Mainstream Republican Thad Cochran edged out a win against Tea Party candidate Chris McDaniel in a Mississippi runoff election on Tuesday—by mobilizing thousands of Democratic voters. Wait, what? Yes, Cochran asked Democratic voters to vote in a Republican primary so they could keep the Tea Party out of power. After the loss, McDaniel commented on the dirty tactic:
There is something a bit unusual about a Republican primary decided by liberal Democrats. I guess they can take some consolation that they did something tonight, for once again compromising, for once again reaching across the aisle, for abandoning the conservative movement.
Erick Erickson (the present-day political commentator, not the 11th century viking) wrote an article recently in his (public) diary about his thoughts on the current state of the Republican Party and the Tea Party. His thoughts were sparked by Cochran’s small-margin victory in Mississippi:
In essence, tea party activists are the RINOs. A Republican Party campaigning on making the Senate “conservative,” used liberal Democrats to preserve an incumbent Republican and defeat a conservative. The actual conservatives are the outsiders with the GOP establishment doing all it could to preserve its power at the expense of its principles.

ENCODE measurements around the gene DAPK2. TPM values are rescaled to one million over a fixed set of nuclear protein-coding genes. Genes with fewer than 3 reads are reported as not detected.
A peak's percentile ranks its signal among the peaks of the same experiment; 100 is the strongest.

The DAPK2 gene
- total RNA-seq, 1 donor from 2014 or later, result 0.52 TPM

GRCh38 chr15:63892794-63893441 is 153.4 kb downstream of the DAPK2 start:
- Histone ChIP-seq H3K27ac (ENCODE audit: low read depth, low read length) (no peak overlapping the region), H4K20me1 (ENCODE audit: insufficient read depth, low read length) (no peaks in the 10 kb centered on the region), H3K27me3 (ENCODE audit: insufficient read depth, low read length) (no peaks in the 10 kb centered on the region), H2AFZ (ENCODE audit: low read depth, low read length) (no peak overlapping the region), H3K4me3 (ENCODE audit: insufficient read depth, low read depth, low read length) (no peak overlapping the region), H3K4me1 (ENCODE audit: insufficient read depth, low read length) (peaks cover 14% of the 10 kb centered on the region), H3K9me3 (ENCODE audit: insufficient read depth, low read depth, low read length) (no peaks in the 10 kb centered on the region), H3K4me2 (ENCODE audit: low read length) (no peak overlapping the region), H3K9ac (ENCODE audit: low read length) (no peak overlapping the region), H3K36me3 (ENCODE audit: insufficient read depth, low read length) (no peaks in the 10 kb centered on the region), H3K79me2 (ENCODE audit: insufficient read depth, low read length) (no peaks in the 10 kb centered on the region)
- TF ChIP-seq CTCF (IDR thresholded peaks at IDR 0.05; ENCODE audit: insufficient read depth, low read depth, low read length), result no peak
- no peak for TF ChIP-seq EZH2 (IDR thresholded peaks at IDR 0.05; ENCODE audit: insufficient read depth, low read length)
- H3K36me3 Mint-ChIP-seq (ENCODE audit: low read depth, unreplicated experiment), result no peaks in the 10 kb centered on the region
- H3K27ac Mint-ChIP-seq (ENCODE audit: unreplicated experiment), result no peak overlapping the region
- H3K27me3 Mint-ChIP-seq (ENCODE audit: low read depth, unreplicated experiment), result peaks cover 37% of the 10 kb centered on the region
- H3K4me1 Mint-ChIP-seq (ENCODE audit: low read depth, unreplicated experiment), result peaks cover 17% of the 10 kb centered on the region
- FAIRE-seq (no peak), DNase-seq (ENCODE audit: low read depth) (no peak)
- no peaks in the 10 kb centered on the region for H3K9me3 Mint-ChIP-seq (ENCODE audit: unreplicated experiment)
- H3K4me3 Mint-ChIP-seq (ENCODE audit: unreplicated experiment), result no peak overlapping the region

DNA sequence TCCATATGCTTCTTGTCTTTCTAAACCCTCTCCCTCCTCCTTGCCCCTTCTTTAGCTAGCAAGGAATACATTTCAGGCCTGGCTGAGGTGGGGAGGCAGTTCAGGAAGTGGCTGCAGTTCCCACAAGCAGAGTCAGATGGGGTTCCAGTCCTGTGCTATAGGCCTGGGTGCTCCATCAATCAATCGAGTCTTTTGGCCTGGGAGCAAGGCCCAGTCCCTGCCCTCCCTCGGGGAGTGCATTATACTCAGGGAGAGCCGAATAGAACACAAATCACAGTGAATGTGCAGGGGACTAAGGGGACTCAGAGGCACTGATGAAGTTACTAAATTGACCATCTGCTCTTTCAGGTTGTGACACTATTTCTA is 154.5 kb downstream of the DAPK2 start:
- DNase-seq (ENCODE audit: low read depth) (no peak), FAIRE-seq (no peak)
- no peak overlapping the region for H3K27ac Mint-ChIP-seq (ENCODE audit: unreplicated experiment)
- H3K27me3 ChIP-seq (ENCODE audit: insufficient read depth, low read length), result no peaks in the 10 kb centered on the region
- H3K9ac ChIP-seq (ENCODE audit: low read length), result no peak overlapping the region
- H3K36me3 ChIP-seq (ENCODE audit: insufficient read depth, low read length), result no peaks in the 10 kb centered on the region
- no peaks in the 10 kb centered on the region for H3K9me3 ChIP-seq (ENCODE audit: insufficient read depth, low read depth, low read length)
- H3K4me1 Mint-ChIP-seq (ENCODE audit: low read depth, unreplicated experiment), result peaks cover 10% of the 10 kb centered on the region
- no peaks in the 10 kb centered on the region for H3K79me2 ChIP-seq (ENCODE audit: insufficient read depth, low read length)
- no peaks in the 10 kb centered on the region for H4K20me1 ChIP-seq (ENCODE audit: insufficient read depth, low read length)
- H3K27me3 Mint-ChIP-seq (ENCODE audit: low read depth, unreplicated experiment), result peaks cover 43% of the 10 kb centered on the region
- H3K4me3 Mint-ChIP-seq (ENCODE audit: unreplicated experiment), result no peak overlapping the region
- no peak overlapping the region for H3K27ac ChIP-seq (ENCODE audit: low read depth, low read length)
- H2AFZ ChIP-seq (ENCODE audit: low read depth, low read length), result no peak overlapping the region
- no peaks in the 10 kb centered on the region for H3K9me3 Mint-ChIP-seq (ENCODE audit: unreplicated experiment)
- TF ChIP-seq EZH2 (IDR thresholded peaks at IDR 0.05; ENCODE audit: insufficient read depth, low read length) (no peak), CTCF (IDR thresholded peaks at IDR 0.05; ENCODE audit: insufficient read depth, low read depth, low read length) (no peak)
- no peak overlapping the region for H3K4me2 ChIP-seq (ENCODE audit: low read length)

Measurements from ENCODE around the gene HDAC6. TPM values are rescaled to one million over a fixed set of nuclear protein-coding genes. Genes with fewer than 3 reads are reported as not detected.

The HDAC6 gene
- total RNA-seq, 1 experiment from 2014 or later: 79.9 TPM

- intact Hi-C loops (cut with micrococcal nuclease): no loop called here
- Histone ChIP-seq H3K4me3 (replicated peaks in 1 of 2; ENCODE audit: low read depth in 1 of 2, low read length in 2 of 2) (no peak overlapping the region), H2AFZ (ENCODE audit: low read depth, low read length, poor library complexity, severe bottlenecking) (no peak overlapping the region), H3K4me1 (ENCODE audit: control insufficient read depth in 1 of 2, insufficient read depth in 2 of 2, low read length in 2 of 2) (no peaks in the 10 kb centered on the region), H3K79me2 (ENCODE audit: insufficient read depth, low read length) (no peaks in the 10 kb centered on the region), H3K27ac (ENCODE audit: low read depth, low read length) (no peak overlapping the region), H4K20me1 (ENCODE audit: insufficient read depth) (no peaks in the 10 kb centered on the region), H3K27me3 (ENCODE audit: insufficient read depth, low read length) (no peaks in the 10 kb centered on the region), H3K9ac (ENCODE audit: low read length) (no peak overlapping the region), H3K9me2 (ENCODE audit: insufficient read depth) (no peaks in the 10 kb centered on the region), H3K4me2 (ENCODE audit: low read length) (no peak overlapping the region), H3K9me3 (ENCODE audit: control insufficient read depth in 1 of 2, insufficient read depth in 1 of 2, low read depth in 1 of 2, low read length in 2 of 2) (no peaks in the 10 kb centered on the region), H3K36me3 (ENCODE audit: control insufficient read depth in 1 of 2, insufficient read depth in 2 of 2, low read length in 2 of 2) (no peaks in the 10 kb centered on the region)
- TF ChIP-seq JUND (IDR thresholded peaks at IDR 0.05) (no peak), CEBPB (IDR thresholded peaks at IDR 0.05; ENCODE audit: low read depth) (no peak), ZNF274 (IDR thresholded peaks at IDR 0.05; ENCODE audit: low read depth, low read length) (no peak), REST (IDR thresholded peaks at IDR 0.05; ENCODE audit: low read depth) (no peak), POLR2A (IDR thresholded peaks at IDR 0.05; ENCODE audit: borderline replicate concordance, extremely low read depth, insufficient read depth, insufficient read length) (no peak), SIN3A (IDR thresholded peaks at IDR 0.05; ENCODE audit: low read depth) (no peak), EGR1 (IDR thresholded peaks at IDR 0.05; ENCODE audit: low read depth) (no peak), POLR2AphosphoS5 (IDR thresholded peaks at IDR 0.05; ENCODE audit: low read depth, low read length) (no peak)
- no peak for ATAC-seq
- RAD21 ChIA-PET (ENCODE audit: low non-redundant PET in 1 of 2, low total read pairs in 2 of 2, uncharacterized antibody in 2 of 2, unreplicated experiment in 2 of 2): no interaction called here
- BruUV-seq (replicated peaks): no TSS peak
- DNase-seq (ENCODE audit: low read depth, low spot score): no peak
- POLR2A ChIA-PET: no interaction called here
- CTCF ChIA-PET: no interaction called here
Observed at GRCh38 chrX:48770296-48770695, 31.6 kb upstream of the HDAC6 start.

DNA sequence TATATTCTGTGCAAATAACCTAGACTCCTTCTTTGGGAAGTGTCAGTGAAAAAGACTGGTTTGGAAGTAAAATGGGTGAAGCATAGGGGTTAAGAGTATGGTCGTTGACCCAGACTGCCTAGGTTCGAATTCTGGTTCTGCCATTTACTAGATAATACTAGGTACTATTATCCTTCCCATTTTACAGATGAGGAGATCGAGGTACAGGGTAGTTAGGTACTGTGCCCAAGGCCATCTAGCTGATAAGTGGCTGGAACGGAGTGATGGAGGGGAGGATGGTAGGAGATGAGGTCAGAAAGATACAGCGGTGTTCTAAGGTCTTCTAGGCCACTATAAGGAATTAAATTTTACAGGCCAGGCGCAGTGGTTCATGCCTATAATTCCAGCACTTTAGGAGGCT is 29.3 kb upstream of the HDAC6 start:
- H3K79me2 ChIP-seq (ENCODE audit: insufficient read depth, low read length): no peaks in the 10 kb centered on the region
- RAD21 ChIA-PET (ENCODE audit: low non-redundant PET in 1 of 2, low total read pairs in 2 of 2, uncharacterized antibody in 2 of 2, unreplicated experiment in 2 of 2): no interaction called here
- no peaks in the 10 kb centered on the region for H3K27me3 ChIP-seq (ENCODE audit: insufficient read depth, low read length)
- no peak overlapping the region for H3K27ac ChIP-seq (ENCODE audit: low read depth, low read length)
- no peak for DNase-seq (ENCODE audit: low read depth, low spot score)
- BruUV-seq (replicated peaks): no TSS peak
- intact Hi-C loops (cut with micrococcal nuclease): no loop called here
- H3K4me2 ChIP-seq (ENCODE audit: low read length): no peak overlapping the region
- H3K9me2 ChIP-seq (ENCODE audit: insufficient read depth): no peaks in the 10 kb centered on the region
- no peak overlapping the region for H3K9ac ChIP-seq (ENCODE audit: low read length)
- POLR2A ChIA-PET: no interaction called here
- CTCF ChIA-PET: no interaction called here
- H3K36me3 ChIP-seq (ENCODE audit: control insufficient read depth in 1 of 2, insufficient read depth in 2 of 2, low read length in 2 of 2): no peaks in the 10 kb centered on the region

The problem for those who call themselves Republicans is that it is harder and harder to say exactly what a Republican is these days. The great lesson from Mississippi is that Republican means, more or less, that if elected the party will reward its major donors, who are just different than the Democrats’ major donors. Policy differences are about different donors, not an actual agenda to shift the country in a different direction.
Those are hard words. But true. Erickson continues that he doesn’t think a third party will solve the problem. Yet the Republican Party he just described has had its “conservative” identity irreparably fractured. So, I fail to see what Erickson thinks the solution is.
If the Tea Party activists are the real RINOs, because the name “Republican” has changed so much that it won’t allow conservatives to exist within it, what are we to do but come up with a third party for true conservatives. And while we’re at it, for true republicans. Like so many words in the civil government’s soup of doublespeak, Republican doesn’t mean what it once did. Neither does Democrat. Do we fight on principle to save those words? How long did it take happy people to stop saying they felt gay? I don’t know.
But there are only two choices: either we don’t allow the term Republican to be hollowed out by neocons and liberal collaborators or we start another party. By calling the Tea Party the RINOs, Erickson has already conceded the name Republican to the center aisle compromisers fighting for lobbyist kickbacks. So I guess he’s really leaving us no other alternative than option two.